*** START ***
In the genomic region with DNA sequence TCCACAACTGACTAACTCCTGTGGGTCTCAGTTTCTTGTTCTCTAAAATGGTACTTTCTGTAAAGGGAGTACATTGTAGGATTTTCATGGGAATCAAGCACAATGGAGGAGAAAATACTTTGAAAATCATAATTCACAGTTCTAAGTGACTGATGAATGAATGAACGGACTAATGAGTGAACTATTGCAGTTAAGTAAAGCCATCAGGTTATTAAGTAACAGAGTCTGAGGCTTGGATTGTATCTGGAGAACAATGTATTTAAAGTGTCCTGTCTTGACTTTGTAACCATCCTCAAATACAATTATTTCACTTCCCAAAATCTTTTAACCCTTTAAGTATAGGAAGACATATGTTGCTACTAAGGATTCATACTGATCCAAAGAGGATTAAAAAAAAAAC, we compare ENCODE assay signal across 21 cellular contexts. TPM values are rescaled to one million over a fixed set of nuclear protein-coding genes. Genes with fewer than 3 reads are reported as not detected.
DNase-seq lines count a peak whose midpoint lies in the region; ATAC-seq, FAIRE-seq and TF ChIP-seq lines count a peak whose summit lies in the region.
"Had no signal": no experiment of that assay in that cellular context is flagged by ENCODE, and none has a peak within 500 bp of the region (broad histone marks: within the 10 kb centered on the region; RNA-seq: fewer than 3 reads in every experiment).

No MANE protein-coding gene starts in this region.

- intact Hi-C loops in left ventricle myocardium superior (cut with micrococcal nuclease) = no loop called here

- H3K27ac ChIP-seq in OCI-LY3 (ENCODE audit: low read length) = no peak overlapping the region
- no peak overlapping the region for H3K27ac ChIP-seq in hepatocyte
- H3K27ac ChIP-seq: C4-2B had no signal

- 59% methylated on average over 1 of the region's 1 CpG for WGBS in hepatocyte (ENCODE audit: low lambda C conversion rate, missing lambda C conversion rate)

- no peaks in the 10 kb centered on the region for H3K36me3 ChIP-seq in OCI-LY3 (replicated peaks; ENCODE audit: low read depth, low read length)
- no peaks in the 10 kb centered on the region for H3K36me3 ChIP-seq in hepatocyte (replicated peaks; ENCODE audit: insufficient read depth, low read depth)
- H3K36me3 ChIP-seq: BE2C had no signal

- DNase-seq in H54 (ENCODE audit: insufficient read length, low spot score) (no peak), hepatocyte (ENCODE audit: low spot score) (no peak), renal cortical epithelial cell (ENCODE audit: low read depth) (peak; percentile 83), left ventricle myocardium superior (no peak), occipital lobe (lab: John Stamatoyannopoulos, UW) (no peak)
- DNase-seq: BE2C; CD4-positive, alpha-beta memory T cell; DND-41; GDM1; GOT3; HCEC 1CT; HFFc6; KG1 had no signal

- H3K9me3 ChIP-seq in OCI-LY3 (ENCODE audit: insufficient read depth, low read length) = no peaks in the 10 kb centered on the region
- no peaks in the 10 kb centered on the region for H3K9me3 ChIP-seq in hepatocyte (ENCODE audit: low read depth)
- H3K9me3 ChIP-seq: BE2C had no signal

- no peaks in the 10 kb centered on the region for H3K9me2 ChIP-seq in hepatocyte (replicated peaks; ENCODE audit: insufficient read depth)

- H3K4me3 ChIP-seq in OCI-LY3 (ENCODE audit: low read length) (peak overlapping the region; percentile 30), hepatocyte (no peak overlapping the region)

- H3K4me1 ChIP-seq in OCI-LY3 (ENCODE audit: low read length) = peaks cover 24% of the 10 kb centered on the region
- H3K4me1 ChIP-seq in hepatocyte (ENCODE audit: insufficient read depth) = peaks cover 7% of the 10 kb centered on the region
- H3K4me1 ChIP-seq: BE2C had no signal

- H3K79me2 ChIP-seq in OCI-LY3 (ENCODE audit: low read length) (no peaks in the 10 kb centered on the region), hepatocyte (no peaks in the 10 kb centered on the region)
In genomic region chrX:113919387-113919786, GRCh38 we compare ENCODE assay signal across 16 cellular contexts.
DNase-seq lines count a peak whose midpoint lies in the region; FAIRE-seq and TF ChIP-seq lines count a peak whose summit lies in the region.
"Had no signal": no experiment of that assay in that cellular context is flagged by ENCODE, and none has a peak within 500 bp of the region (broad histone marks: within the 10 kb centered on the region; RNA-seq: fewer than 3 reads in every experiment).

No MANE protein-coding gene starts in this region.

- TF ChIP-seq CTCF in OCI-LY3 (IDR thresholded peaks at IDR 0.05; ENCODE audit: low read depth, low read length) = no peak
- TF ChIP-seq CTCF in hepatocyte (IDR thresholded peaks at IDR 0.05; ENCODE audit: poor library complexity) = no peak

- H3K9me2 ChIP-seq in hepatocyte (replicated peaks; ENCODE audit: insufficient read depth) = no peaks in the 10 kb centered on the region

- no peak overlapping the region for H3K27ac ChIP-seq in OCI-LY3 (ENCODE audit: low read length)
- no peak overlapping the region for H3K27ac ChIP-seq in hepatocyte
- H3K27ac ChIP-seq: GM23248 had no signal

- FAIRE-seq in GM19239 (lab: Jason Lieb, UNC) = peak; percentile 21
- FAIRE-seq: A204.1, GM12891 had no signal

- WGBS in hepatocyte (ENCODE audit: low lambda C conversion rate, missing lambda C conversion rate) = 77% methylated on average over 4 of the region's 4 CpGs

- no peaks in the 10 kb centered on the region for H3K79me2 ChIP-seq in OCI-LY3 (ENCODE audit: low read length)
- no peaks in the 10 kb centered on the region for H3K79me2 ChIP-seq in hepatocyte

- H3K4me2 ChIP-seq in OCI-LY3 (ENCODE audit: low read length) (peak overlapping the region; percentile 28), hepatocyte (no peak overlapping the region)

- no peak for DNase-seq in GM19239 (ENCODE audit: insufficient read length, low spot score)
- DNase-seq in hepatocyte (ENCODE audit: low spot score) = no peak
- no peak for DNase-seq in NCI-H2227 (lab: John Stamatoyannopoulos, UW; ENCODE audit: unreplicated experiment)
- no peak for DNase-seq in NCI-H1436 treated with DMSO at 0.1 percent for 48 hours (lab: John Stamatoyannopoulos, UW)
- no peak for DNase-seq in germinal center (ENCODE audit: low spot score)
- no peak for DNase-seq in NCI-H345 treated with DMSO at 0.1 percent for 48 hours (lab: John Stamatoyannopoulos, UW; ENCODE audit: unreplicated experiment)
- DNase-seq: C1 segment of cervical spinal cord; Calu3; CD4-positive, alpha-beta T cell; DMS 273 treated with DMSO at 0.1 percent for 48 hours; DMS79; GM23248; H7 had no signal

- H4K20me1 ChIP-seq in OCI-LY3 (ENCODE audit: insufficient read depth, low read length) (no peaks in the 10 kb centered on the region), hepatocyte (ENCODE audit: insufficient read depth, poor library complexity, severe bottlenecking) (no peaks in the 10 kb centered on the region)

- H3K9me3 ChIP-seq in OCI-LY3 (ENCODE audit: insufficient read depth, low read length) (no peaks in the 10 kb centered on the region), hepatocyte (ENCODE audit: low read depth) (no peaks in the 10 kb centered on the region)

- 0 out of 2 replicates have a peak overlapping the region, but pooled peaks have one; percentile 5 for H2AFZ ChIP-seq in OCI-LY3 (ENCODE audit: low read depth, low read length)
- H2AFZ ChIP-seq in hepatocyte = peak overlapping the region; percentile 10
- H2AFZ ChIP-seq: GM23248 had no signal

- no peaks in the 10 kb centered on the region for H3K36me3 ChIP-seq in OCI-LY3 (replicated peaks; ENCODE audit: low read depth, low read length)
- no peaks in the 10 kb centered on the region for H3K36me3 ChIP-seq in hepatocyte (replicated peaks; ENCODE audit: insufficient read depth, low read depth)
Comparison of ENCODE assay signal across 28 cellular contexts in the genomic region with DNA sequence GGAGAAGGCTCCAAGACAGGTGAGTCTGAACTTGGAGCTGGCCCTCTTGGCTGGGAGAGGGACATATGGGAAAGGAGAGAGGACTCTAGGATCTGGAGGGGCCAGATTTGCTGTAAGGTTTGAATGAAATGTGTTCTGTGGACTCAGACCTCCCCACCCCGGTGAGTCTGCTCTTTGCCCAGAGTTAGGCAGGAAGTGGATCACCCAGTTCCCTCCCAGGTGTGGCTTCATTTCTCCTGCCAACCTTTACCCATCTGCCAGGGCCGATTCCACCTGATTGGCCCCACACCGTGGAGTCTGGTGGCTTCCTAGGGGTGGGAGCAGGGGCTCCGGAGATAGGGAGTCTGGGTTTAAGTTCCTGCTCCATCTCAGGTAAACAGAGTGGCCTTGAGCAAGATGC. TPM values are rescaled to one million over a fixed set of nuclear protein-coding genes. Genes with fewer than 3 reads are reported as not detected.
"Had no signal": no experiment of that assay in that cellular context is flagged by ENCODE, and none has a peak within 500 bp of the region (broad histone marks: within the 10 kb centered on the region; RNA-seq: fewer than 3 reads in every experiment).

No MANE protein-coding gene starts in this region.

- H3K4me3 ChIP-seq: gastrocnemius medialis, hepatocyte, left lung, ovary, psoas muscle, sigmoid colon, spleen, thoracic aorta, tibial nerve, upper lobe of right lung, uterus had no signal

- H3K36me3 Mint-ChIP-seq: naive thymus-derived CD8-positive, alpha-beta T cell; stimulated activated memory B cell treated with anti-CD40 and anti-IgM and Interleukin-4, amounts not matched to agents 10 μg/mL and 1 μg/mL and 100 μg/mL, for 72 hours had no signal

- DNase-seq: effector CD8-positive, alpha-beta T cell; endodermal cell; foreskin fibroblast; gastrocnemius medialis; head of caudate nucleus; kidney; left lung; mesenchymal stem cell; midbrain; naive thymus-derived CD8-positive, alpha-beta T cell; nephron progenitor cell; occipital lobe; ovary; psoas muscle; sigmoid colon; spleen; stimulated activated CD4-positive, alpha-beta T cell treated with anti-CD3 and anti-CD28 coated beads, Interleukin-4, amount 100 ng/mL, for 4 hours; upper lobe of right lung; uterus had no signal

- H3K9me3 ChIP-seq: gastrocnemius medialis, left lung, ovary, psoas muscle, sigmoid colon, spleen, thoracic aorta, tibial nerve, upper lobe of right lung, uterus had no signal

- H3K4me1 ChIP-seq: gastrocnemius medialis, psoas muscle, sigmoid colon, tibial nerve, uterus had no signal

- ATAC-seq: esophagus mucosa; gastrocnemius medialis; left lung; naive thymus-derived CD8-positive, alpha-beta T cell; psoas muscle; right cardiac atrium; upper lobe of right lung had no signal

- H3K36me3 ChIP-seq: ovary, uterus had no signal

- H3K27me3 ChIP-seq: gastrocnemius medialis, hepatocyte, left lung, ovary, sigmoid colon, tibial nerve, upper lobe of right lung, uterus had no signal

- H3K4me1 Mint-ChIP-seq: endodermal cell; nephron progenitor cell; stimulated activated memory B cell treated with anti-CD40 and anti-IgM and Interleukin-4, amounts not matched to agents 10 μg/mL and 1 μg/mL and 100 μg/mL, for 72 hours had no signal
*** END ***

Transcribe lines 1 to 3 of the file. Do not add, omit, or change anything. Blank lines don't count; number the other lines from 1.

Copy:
In the genomic region with DNA sequence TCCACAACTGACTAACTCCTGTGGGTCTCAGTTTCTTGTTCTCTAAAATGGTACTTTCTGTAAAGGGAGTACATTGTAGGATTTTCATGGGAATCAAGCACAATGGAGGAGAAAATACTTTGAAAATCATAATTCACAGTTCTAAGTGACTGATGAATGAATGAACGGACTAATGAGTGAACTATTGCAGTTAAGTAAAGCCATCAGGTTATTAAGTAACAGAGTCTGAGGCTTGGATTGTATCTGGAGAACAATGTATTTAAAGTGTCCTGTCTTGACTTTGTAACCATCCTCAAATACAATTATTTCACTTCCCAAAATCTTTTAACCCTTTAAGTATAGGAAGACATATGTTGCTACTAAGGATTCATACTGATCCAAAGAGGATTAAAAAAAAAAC, we compare ENCODE assay signal across 21 cellular contexts. TPM values are rescaled to one million over a fixed set of nuclear protein-coding genes. Genes with fewer than 3 reads are reported as not detected.
DNase-seq lines count a peak whose midpoint lies in the region; ATAC-seq, FAIRE-seq and TF ChIP-seq lines count a peak whose summit lies in the region.
"Had no signal": no experiment of that assay in that cellular context is flagged by ENCODE, and none has a peak within 500 bp of the region (broad histone marks: within the 10 kb centered on the region; RNA-seq: fewer than 3 reads in every experiment).